Paper Information

Journal:   MODARES CIVIL ENGINEERING JOURNAL   APRIL 2017 , Volume 17 , Number 1 #F0062; Page(s) 191 To 202.
 
Paper: 

TENSION STIFFENING MODELING OF STEEL FIBER REINFORCED CONCRETE

 
 
Author(s):  KAMRANIRAD R., SOLTANI MOHAMMADI M.*
 
* FACULTY OF CIVIL AND ENVIRONMENTAL ENG., TARBIAT MODARES UNIVERSITY
 
Abstract: 

Adding steel fibers to reinforced concrete improves the active mechanisms on crack surface including tension and shear transfer mechanisms. In Steel Fiber Reinforced Concrete (SFRC), tensile stresses are developed in fibers and deformed reinforcing bars just after crack initiation. With this beneficial effect, concrete tensile strength is improved and crack spacing decreases. In this research, SFRC member behavior is analytically investigated under pure tension and in order to verify the model, the results are compared with some recent experimental results. From the viewpoint of constitutive modeling of RC elements, there are two main approaches, discrete crack and continuum level models. The major disadvantage that adheres to discrete crack models is the fact that these models focus on the local crack behavior and seek to detect the crack paths, which of course requires a high computational cost. By contrast, continuum level models take advantage of the spatially averaged models between two primary transverse cracks. In a process of developing average constitutive models, it is important to model local mechanisms, these mechanisms in a reinforced concrete domain are related to initiation and propagation of cracks.
In this article, the tension stiffening model is developed considering all effective local stress transfer mechanisms including tension behavior of deformed bar, fibers pullout, tension softening of plain concrete and bond slip-stress between the reinforcing bar and concrete matrix. Straight and end hooked fibers have different mechanisms during pullout such as debonding, friction and mechanical anchorage of end hooked fibers. To predict the fiber tensile behaviors, it is necessary to define fiber stress transfer mechanism on the crack surface. The most important parameters that affect fibers behavior are material properties, size and geometry, distribution and orientation of fibers. The model used in this research considers a uniform random distribution forfiber’s geometrical location and inclination angle. In this model, the slip occurred in the fiber is considered on both sides of fiber embedded in concrete. The bond slip- stress behavior of straight fiber is defined as linear before the bond stress reaches to the bond strength, then the bond stress is considered constant until the complete pullout. In end-hooked fibers, in addition to debonding and friction, the end mechanical anchorage of the fiber has also an important effect on the bearing capacity. In fact, in the process of fiber pullout, hooked part of fiber most have plastic deformation. To simulate it, a parabolic model is used. In order to solve the algorithm, an iterative analysis method is applied to calculate tension stress-elongation of specimen. To increase the accuracy of the model, the local yielding of reinforcing bars and matrix damage at the crack surface are also numerically simulated. Model verification is carried out by comparing the computational predictions with available experimental results. The results show good agreement with the test results. The proposed model is also shown to be useful in considering the effect of various percentages of fibers on average stress-strain behavior of deformed bar, total load elongation of specimen, crack spacing and concrete tension stiffening. By increasing fiber percentage, crack spacing will decrease so the average stress- strain behavior of deformed rebar becomes more similar to the bare bar.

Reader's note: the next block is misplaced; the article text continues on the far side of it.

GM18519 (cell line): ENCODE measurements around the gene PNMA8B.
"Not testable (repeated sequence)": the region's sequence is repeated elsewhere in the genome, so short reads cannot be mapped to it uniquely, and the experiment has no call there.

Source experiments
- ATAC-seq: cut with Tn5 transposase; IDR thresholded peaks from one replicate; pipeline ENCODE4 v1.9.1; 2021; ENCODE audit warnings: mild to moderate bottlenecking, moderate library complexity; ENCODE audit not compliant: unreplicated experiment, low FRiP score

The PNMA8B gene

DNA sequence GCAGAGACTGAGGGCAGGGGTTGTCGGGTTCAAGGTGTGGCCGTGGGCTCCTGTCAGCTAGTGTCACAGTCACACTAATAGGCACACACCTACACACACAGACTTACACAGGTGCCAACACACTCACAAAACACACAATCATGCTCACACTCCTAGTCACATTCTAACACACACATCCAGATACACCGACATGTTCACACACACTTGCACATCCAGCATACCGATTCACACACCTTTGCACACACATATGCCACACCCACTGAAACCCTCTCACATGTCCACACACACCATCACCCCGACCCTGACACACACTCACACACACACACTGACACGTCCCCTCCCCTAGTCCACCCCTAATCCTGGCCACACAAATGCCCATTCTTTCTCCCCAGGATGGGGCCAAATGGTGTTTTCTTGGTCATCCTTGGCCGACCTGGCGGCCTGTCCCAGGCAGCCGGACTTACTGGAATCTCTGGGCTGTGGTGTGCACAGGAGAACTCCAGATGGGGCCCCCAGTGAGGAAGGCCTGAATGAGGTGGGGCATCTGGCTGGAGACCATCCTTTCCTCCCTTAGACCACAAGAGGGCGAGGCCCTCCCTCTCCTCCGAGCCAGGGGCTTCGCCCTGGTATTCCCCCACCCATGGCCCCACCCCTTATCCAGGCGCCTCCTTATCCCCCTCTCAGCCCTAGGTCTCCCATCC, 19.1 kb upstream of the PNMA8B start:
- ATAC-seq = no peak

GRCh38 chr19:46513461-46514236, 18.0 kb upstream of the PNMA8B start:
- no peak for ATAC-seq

Keyword(s): FIBER REINFORCED CONCRETE, TENSION STIFFENING BEHAVIOR, STEEL FIBER, AVERAGE STRESS FIELD
 
References: 
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